Finding Points of Importance for Radial Basis Function Approximation of Large Scattered Data

  • Vaclav SkalaEmail author
  • Samsul Ariffin Abdul Karim
  • Martin Cervenka
Conference paper
Part of the Lecture Notes in Computer Science book series (LNCS, volume 12142)


Interpolation and approximation methods are used in many fields such as in engineering as well as other disciplines for various scientific discoveries. If the data domain is formed by scattered data, approximation methods may become very complicated as well as time-consuming. Usually, the given data is tessellated by some method, not necessarily the Delaunay triangulation, to produce triangular or tetrahedral meshes. After that approximation methods can be used to produce the surface. However, it is difficult to ensure the continuity and smoothness of the final interpolant along with all adjacent triangles. In this contribution, a meshless approach is proposed by using radial basis functions (RBFs). It is applicable to explicit functions of two variables and it is suitable for all types of scattered data in general. The key point for the RBF approximation is finding the important points that give a good approximation with high precision to the scattered data. Since the compactly supported RBFs (CSRBF) has limited influence in numerical computation, large data sets can be processed efficiently as well as very fast via some efficient algorithm. The main advantage of the RBF is, that it leads to a solution of a system of linear equations (SLE) Ax = b. Thus any efficient method solves the systems of linear equations that can be used. In this study is we propose a new method of determining the importance points on the scattered data that produces a very good reconstructed surface with higher accuracy while maintaining the smoothness of the surface.


Meshless methods Radial Basis Functions Approximation 

1 Introduction

Interpolation and approximation techniques are used in the solution of many engineering problems. However, the interpolation of unorganized scattered data is still a severe problem. In the one dimensional case, i.e., curves represented as \( y = f\left( x \right) \), it is possible to order points according to the \( x \)-coordinate. However, in a higher dimensionality this is not possible. Therefore, the standard approaches are based on the tessellation of the domain in \( x,y \) or \( x,y,z \) spaces using, e.g. Delaunay triangulation [7], etc. This approach is applicable for static data and \( t \)-varying data, if data in the time domain are “framed”, i.e. given for specific time samples. It also leads to an increase of dimensionality, i.e. from triangulation in \( E^{2} \) to triangulation in \( E^{3} \) or from triangulation in \( E^{3} \) to triangulation in \( E^{4} \), etc. It results in significant increase of the triangulation complexity and complexity of a triangulation algorithm implementation. This is a significant factor influencing computation in the case of large data sets and large range data sets, i.e. when \( x,y,z \) values are spanned over several magnitudes.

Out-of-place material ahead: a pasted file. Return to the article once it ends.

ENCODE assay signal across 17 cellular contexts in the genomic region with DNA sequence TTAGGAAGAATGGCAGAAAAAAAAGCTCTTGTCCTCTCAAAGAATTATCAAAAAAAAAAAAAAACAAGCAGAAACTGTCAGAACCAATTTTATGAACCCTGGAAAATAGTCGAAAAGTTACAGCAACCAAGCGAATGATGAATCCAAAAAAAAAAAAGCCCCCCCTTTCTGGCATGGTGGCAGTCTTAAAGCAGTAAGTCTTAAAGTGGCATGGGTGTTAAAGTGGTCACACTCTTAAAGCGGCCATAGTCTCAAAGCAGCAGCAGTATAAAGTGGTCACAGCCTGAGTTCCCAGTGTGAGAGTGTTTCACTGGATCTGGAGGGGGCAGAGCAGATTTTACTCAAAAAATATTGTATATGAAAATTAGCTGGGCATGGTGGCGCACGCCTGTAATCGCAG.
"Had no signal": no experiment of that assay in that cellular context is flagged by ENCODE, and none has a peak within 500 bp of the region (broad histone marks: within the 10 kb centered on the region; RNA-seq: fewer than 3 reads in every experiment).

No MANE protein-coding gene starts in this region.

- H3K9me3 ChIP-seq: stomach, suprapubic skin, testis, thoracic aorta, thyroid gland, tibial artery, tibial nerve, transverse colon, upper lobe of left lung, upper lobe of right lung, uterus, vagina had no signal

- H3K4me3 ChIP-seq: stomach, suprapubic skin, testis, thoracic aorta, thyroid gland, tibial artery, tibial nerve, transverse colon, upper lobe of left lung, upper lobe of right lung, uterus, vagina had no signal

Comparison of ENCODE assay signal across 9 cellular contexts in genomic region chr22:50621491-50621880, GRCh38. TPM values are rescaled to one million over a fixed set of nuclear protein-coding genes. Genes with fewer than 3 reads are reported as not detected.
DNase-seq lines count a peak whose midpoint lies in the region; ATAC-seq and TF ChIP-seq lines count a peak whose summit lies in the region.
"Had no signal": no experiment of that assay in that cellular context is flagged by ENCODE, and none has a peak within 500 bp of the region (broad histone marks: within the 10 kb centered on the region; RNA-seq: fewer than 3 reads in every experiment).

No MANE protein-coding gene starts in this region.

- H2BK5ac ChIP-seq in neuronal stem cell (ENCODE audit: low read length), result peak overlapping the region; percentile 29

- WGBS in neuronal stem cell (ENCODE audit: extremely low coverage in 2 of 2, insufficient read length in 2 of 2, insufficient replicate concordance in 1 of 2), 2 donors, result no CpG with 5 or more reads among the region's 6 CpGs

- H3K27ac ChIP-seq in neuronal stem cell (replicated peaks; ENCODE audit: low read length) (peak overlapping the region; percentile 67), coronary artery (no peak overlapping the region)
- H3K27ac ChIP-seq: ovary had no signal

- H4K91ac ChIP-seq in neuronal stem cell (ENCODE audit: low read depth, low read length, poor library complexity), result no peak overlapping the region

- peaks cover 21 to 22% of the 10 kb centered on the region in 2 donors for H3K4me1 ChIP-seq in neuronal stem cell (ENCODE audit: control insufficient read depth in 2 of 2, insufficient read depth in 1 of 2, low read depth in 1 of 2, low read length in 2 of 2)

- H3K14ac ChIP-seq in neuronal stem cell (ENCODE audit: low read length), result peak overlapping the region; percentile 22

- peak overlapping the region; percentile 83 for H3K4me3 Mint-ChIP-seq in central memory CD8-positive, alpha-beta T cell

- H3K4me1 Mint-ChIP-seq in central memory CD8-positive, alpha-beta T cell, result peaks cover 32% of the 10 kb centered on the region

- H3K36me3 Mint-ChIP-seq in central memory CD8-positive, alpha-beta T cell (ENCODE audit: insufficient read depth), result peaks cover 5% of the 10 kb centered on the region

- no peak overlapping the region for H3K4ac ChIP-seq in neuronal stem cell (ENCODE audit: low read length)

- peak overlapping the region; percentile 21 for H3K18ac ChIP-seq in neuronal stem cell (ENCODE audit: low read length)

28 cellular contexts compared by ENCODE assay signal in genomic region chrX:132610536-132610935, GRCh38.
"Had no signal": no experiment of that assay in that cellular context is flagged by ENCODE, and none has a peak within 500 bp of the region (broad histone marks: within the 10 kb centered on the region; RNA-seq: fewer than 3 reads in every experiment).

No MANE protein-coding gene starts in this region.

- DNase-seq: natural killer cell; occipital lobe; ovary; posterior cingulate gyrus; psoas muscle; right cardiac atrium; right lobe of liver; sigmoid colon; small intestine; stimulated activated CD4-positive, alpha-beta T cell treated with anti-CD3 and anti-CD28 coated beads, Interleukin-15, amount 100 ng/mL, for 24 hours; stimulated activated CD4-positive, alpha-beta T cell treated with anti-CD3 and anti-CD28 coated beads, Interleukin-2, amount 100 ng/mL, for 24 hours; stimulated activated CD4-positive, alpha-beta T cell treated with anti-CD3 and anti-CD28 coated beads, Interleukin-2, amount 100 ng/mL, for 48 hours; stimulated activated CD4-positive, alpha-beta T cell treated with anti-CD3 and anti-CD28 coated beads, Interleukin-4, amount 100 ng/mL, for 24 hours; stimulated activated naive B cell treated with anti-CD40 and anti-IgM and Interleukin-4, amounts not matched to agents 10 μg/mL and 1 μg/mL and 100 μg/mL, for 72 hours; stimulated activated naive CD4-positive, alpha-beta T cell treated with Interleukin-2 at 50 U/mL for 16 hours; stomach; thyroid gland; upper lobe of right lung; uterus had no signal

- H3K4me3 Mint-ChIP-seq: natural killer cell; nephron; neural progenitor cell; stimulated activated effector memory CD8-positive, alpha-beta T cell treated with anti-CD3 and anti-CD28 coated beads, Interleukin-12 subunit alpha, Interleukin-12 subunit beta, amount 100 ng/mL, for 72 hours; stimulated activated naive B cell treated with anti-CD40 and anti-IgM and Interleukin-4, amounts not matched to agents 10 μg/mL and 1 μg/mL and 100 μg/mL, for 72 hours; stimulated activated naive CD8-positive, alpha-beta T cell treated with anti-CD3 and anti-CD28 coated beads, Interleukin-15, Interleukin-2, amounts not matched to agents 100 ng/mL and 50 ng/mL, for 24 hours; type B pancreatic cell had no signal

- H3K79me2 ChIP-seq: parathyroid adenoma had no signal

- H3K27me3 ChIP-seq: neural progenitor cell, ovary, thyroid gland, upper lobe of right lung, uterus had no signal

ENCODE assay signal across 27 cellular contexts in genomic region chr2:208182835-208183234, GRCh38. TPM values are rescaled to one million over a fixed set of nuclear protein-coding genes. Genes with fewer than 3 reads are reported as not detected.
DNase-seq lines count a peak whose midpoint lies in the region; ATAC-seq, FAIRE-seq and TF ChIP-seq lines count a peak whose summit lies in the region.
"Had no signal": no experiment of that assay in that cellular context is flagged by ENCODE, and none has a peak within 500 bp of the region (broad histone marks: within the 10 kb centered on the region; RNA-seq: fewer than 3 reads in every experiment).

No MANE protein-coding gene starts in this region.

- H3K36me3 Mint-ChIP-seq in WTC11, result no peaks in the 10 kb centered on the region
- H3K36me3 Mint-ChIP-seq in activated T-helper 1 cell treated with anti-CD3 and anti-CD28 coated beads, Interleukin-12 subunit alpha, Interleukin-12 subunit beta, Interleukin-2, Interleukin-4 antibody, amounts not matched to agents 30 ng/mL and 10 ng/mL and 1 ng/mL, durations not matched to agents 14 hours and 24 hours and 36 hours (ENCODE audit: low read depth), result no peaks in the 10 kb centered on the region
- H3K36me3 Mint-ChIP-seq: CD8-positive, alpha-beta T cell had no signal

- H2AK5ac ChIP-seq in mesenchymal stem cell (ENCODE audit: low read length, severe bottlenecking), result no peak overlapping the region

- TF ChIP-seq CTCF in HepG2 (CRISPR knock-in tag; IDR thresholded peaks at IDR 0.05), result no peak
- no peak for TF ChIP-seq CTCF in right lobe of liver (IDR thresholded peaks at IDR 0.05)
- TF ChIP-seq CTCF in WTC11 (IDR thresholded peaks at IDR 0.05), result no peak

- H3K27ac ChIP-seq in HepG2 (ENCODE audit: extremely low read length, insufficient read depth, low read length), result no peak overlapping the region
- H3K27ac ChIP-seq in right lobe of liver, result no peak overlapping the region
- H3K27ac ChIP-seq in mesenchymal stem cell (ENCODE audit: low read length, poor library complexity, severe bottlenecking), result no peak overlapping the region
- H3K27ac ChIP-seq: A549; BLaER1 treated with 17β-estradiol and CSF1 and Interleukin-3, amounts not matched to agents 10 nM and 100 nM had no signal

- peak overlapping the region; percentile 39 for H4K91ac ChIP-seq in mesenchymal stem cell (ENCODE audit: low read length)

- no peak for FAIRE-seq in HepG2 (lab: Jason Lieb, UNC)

On the contrary, meshless interpolations based on Radial Basis Functions (RBF) offer several significant advantages, namely:
  • RBF interpolation is applicable generally to \( d \)-dimensional problems and does not require tessellation of the definition domain

  • RBF interpolation and approximation is especially convenient for scattered data interpolation, including interpolation of scattered data in time as well

  • RBF interpolation is smooth by a definition

  • RBF interpolation can be applied for interpolation of scalar fields and vector fields as well, which can be used for scalar and vector fields visualization

  • If the Compactly Supported RBFs (CSRBF) are used, sparse matrix data structures can be used which decreases memory requirements significantly.

However, there are some weak points of RBF application in real problems solution:
  • there is a real problem for large data sets with robustness and reliability of the RBF application due to high conditionality of the matrix \( \varvec{A} \) of the system of linear equations, which is to be solved

  • numerical stability and representation is to be applied over a large span of \( x,y,z \) values, i.e. if values are spanned over several magnitudes

  • problems with memory management as the memory requirements are of \( O\left( {N^{2} } \right) \) complexity, where \( N \) is a number of points in which values are given